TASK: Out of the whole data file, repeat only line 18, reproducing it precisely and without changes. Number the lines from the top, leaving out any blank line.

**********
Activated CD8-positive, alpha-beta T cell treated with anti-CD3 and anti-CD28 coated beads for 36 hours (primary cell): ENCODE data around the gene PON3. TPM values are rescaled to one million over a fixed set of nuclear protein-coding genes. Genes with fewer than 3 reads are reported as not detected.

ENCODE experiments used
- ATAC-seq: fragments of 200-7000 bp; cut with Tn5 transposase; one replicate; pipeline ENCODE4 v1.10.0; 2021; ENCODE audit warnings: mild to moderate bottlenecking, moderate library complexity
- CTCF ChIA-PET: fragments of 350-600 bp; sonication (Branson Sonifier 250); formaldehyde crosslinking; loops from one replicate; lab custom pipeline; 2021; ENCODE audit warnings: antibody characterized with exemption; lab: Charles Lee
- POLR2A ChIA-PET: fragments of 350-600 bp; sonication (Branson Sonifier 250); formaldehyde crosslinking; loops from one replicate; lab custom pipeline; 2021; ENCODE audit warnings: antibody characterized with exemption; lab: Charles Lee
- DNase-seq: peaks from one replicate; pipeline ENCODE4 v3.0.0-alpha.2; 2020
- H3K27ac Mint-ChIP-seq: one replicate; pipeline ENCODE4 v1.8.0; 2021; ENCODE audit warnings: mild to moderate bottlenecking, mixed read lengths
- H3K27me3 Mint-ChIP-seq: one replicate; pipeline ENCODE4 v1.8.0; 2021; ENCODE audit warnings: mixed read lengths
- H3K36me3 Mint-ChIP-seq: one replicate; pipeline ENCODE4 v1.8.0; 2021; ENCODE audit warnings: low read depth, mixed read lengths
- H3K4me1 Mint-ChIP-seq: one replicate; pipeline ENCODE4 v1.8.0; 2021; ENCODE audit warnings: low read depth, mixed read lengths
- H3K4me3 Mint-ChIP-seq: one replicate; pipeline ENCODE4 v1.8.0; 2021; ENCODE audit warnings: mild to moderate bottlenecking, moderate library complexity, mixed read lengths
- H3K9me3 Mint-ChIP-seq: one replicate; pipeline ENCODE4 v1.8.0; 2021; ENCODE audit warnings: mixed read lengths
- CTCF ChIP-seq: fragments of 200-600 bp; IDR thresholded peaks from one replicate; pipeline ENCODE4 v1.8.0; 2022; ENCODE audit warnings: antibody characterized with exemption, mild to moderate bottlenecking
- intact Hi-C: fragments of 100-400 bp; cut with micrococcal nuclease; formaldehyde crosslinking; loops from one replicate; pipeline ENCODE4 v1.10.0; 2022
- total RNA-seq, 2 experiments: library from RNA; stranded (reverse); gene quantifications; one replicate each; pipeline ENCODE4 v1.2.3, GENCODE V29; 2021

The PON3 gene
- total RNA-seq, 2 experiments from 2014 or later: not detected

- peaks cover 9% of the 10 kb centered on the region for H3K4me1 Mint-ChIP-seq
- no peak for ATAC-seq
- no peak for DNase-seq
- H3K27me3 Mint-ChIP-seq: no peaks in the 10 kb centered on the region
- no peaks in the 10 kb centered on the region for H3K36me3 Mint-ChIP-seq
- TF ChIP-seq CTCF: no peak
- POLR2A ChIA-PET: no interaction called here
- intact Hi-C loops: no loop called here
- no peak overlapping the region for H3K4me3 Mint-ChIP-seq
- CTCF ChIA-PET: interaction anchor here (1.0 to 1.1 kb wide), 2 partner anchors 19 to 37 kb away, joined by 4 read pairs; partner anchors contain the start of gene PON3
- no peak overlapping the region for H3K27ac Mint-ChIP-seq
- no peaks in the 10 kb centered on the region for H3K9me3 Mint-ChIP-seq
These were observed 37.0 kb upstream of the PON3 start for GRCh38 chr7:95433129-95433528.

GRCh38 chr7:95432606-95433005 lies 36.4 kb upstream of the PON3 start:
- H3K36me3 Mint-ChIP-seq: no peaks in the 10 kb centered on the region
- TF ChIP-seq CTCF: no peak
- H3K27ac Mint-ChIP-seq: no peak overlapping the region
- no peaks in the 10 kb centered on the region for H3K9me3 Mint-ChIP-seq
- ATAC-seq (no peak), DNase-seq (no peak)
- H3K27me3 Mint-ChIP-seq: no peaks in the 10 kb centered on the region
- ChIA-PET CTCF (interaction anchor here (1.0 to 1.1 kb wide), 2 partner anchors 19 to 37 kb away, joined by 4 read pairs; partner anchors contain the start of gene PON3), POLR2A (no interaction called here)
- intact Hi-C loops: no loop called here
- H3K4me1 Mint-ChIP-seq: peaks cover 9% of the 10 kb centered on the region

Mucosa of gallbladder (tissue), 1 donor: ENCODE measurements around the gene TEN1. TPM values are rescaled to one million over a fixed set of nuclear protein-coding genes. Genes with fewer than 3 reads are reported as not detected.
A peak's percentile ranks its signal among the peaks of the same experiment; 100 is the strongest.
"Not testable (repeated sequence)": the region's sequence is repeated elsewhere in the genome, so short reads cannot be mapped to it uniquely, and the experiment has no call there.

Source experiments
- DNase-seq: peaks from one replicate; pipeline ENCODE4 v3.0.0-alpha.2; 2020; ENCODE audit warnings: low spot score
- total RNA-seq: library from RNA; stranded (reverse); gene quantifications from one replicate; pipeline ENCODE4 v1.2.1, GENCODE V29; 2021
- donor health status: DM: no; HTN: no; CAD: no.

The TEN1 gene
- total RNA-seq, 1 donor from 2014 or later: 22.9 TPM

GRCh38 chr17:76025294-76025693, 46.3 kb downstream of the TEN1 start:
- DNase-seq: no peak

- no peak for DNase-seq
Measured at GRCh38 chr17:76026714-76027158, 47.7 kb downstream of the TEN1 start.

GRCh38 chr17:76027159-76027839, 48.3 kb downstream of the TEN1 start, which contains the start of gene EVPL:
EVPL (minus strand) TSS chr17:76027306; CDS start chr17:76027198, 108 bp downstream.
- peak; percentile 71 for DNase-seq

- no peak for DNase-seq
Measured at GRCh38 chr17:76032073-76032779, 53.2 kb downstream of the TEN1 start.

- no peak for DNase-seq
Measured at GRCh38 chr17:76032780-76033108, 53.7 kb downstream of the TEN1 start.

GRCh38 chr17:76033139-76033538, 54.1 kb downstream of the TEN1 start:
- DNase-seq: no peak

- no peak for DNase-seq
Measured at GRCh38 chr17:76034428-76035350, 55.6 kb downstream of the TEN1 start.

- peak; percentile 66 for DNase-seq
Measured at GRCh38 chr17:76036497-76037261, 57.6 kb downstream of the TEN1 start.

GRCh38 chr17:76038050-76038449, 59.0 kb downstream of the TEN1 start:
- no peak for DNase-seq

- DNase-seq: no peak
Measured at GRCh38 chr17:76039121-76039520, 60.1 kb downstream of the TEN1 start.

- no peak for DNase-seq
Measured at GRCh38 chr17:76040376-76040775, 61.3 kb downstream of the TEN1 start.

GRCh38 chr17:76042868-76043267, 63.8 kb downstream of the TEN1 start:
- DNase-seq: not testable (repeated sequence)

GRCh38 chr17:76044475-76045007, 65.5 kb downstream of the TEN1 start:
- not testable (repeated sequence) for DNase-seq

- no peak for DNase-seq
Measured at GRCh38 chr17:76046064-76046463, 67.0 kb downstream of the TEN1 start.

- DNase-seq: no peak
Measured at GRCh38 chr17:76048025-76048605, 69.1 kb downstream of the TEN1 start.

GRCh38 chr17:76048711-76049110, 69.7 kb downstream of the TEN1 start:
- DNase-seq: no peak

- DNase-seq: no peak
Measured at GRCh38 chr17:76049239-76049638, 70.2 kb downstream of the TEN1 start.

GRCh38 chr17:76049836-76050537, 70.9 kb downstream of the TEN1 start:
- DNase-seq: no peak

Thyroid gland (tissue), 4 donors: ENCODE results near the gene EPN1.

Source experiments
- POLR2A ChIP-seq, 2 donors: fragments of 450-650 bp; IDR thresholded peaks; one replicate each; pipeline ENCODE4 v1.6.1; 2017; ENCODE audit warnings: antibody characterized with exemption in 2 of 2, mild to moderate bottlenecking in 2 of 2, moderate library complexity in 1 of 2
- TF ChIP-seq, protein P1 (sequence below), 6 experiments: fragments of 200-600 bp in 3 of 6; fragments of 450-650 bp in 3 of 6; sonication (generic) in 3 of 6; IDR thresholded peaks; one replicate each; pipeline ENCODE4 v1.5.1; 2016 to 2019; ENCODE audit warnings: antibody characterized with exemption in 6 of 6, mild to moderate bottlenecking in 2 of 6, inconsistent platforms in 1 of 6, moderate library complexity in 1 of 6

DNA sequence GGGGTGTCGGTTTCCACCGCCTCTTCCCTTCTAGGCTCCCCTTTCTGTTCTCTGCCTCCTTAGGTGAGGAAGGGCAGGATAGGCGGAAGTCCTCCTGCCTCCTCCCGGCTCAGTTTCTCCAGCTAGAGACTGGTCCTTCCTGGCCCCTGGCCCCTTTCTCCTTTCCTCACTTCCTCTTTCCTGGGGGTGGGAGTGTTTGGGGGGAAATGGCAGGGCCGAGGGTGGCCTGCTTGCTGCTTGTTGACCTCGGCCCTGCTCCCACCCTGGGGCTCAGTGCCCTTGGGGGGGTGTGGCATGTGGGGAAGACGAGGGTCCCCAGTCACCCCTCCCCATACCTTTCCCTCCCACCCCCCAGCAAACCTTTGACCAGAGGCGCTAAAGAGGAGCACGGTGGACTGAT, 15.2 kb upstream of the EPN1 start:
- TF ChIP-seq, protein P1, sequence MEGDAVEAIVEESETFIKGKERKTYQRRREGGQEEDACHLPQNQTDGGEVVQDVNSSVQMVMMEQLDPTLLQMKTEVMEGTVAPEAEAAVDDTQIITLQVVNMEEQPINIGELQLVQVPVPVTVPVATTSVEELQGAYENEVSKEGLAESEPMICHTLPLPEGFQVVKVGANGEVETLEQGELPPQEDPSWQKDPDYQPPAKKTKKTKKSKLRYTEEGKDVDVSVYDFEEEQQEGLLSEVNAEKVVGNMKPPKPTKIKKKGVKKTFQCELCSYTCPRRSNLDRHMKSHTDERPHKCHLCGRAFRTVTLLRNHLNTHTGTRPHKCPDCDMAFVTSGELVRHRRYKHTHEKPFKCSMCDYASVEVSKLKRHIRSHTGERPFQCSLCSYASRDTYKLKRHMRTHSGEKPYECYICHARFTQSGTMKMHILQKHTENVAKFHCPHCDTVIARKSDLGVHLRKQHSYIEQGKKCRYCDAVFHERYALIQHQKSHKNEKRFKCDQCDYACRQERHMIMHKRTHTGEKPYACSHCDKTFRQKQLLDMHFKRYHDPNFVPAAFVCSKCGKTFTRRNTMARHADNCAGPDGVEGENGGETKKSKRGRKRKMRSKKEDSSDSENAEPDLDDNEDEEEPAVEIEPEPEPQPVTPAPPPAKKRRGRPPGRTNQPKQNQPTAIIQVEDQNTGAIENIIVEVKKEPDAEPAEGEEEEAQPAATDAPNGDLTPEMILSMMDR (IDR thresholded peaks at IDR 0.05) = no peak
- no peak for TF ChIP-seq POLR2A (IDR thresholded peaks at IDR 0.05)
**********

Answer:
- peaks cover 9% of the 10 kb centered on the region for H3K4me1 Mint-ChIP-seq